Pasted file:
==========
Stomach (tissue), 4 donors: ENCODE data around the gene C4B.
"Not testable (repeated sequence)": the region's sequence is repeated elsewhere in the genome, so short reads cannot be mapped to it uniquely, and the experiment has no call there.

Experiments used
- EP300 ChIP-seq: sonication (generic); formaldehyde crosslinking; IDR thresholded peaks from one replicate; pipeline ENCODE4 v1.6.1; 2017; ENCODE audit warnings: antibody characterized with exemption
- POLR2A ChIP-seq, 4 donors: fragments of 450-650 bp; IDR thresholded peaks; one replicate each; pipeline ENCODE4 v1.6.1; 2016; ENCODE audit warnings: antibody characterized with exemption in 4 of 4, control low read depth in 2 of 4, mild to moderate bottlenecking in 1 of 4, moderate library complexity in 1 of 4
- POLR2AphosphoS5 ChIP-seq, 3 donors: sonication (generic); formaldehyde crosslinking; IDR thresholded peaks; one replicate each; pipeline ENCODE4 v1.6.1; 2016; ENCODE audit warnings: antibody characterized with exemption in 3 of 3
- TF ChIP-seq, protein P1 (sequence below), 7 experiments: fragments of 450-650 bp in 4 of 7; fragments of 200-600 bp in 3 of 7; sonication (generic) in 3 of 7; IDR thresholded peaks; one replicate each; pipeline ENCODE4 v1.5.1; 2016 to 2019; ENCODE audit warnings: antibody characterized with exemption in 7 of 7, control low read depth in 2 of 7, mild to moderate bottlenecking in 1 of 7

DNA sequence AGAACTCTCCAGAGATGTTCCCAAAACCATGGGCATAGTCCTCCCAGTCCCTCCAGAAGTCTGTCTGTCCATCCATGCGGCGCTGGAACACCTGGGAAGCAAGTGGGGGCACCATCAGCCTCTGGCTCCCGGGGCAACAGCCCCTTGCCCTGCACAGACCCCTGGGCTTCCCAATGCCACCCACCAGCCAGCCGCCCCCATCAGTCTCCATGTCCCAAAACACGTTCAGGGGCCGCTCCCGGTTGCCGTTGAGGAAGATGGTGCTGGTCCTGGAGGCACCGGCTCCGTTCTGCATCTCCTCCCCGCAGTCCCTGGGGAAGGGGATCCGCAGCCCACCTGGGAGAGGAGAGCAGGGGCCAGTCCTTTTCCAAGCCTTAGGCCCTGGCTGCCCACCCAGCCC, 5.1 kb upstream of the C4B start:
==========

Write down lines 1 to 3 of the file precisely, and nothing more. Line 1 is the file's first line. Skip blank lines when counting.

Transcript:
Stomach (tissue), 4 donors: ENCODE data around the gene C4B.
"Not testable (repeated sequence)": the region's sequence is repeated elsewhere in the genome, so short reads cannot be mapped to it uniquely, and the experiment has no call there.

Experiments used